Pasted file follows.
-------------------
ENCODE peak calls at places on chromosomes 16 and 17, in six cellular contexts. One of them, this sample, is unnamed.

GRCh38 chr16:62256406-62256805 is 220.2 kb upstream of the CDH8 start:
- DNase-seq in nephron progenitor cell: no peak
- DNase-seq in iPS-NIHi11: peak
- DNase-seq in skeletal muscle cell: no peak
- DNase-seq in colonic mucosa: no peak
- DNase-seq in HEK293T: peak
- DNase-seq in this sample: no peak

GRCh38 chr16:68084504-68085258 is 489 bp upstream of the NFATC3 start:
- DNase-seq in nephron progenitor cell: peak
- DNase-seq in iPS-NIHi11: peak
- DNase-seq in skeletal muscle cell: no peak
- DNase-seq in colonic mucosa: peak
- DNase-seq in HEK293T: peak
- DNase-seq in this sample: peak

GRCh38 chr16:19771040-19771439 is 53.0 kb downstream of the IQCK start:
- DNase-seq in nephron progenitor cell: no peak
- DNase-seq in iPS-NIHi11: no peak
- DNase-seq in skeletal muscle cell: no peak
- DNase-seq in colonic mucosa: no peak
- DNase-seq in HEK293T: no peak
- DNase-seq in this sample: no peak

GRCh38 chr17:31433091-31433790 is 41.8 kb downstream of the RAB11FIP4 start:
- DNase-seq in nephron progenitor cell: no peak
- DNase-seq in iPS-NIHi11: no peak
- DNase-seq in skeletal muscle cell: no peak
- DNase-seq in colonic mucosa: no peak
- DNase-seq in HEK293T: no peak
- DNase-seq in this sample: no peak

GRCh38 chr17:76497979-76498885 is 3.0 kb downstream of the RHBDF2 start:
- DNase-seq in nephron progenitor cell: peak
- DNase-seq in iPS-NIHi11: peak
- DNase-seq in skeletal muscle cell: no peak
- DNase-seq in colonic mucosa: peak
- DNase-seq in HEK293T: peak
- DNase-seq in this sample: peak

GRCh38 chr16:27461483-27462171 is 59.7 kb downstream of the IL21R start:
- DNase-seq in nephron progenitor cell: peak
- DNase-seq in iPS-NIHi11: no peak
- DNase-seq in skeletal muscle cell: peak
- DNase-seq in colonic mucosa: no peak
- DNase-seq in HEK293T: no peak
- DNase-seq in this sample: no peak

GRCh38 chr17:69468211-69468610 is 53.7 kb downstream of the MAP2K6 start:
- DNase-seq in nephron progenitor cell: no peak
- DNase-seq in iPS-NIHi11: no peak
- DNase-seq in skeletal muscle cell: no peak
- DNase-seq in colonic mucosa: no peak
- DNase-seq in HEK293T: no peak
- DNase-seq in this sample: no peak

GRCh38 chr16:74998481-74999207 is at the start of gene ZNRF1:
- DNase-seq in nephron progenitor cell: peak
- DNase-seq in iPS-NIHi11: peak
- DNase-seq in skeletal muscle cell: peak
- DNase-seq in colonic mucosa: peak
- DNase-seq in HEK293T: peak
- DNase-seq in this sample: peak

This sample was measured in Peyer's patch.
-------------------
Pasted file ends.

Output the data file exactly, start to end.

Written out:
ENCODE peak calls at places on chromosomes 16 and 17, in six cellular contexts. One of them, this sample, is unnamed.

GRCh38 chr16:62256406-62256805 is 220.2 kb upstream of the CDH8 start:
- DNase-seq in nephron progenitor cell: no peak
- DNase-seq in iPS-NIHi11: peak
- DNase-seq in skeletal muscle cell: no peak
- DNase-seq in colonic mucosa: no peak
- DNase-seq in HEK293T: peak
- DNase-seq in this sample: no peak

GRCh38 chr16:68084504-68085258 is 489 bp upstream of the NFATC3 start:
- DNase-seq in nephron progenitor cell: peak
- DNase-seq in iPS-NIHi11: peak
- DNase-seq in skeletal muscle cell: no peak
- DNase-seq in colonic mucosa: peak
- DNase-seq in HEK293T: peak
- DNase-seq in this sample: peak

GRCh38 chr16:19771040-19771439 is 53.0 kb downstream of the IQCK start:
- DNase-seq in nephron progenitor cell: no peak
- DNase-seq in iPS-NIHi11: no peak
- DNase-seq in skeletal muscle cell: no peak
- DNase-seq in colonic mucosa: no peak
- DNase-seq in HEK293T: no peak
- DNase-seq in this sample: no peak

GRCh38 chr17:31433091-31433790 is 41.8 kb downstream of the RAB11FIP4 start:
- DNase-seq in nephron progenitor cell: no peak
- DNase-seq in iPS-NIHi11: no peak
- DNase-seq in skeletal muscle cell: no peak
- DNase-seq in colonic mucosa: no peak
- DNase-seq in HEK293T: no peak
- DNase-seq in this sample: no peak

GRCh38 chr17:76497979-76498885 is 3.0 kb downstream of the RHBDF2 start:
- DNase-seq in nephron progenitor cell: peak
- DNase-seq in iPS-NIHi11: peak
- DNase-seq in skeletal muscle cell: no peak
- DNase-seq in colonic mucosa: peak
- DNase-seq in HEK293T: peak
- DNase-seq in this sample: peak

GRCh38 chr16:27461483-27462171 is 59.7 kb downstream of the IL21R start:
- DNase-seq in nephron progenitor cell: peak
- DNase-seq in iPS-NIHi11: no peak
- DNase-seq in skeletal muscle cell: peak
- DNase-seq in colonic mucosa: no peak
- DNase-seq in HEK293T: no peak
- DNase-seq in this sample: no peak

GRCh38 chr17:69468211-69468610 is 53.7 kb downstream of the MAP2K6 start:
- DNase-seq in nephron progenitor cell: no peak
- DNase-seq in iPS-NIHi11: no peak
- DNase-seq in skeletal muscle cell: no peak
- DNase-seq in colonic mucosa: no peak
- DNase-seq in HEK293T: no peak
- DNase-seq in this sample: no peak

GRCh38 chr16:74998481-74999207 is at the start of gene ZNRF1:
- DNase-seq in nephron progenitor cell: peak
- DNase-seq in iPS-NIHi11: peak
- DNase-seq in skeletal muscle cell: peak
- DNase-seq in colonic mucosa: peak
- DNase-seq in HEK293T: peak
- DNase-seq in this sample: peak

This sample was measured in Peyer's patch.